That is why it´s important that you leave those baggage behind. Of course, it`s easier said than done, but being aware of it is the first step.
Whatever negative messages you may have received about yourself or others, or whatever communication style you had in the past, it´s never too late to change or discover new, positive ways to communicate together.
4. Shed out unhealthy communication blocks.
Are you aware of the techniques you use to block conversation when you´re tired, not in the mood, uncomfortable or looking for a way to avoid arguments? You use communication blocks to stop a conversation dead on its track or to change direction. Below are some examples:
- Advising. Rather than listening to the full story or showing empathy, you offer solution right away so you can go on with your evening.
- Assuming. Rather than allowing your partner to explain, you assume that you know what he thinks or feels.
- Belittling. Using body language such as rolling your eyes, tuttling or looking smug.
- Changing the subject.
- Generalizing. You avoid getting into the details, instead you point out that this is a common issue on many people.
- I don´t know. Pleading ignorance is common among teenagers. It means “I don´t have anything to say.”
- Minimizing. You play the problem down by saying “It´s not that bad.”
- Interrupting, Monologues, Replaying the past, and Silence.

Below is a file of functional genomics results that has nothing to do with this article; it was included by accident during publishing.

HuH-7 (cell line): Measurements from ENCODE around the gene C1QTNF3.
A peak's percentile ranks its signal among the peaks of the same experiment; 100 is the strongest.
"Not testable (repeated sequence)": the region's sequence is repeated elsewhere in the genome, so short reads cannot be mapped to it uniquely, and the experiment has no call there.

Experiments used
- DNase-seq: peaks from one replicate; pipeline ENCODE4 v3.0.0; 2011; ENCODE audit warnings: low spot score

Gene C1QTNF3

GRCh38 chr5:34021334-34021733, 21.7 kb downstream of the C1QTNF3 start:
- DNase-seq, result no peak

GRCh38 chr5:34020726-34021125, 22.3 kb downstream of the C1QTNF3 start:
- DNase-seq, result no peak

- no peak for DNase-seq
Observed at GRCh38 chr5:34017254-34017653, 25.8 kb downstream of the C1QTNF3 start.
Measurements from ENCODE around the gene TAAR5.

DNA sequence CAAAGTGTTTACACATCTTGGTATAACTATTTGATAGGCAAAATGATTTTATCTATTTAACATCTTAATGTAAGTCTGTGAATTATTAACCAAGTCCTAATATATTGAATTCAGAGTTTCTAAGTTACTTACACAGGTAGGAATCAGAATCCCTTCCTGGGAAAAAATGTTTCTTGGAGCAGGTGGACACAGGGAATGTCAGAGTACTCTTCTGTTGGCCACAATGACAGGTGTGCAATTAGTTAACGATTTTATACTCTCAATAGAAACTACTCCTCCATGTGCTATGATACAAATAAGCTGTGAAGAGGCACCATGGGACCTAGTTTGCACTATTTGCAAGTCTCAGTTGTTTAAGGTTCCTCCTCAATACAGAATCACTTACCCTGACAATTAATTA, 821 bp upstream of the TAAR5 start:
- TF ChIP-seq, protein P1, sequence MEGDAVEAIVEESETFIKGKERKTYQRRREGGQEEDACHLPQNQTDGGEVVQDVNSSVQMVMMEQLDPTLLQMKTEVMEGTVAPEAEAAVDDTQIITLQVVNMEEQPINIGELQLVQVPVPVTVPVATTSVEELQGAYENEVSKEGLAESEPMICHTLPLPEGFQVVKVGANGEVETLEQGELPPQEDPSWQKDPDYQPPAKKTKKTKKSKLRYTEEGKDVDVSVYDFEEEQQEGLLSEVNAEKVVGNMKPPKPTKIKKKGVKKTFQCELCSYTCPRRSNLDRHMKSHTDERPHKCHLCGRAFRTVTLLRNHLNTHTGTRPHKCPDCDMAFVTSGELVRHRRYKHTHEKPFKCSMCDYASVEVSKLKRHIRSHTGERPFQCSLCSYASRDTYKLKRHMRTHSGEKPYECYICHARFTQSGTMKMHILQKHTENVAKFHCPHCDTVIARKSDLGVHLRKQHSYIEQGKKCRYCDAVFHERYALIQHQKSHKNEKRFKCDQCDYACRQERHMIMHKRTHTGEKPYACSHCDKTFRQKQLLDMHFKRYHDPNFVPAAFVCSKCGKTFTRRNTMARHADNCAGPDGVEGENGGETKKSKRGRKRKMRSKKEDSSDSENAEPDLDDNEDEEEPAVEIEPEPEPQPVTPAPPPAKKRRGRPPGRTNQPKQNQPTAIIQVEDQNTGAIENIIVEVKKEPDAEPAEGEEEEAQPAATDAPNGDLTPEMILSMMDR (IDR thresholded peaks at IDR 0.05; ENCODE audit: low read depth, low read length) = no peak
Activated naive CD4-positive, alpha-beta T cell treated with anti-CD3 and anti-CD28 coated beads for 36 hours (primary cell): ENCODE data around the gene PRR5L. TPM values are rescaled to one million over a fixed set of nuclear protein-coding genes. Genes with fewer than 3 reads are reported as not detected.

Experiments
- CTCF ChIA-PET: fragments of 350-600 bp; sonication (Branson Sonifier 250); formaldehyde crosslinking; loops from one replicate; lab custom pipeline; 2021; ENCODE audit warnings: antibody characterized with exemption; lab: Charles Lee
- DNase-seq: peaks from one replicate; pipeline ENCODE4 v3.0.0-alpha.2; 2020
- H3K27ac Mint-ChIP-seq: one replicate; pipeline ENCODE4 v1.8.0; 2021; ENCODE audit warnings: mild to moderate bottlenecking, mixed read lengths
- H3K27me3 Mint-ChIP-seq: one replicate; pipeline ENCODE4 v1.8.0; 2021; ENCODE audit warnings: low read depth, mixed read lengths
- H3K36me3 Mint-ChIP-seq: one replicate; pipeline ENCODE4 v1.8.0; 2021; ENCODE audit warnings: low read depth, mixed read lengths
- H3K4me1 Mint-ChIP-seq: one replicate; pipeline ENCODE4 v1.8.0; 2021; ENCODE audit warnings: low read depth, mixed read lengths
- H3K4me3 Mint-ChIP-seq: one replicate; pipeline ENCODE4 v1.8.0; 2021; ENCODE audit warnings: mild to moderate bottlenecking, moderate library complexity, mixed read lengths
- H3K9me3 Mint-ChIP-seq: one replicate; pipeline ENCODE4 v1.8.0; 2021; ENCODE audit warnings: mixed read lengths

Although they are natural, they´re also unhealthy because they sabotage the conversation and trigger more issues in your relationship. If you don´t want to talk, then explain it nicely to your partner and ask for a rain check.
5. Create the right environment.
A right environment for communication makes talking easy and listening even easier. It involves both the physical surrounding and the atmosphere between the two of you. You can´t communicate effectively if the TV is loud, when there are guests in your house, or when the kids are distracting.
It´s crucial that you can be physically comfortable and away from distractions. But more than these, you also have to check your internal environment—your timing, your motivation, and your objectives.
6. Choose your timing wisely.
Have you ever experienced having a heated argument with your partner that sprang out of nowhere? Most likely than not, it´s caused by wrong timing. Tiredness, stress and anxiety, celebration, hormones, or lack of time are common are external factors to consider if you are to discuss sensitive matters with your partner.
7. Check your motivation.
Why do you want to have this conversation? Ask yourself these honest questions:
- What else is going on for me right now that may be influencing why I want to talk about this?
- Am I willing to listen, think and change my mind? Am I open to having a two-way conversation and seeing things in new perspective?
- Am I feeling emotional about something else or someone else? Has my feeling totally got to do with my partner or has someone or something has triggered it? (For example, you feel more sensitive to criticisms because of something at work.)
- Am I taking any baggage with me?
- Is this conversation the one I really want to have or am I hoping that this leads to something else? (For example, opening a conversation about something which you hope will lead to topic of wedding and proposal.)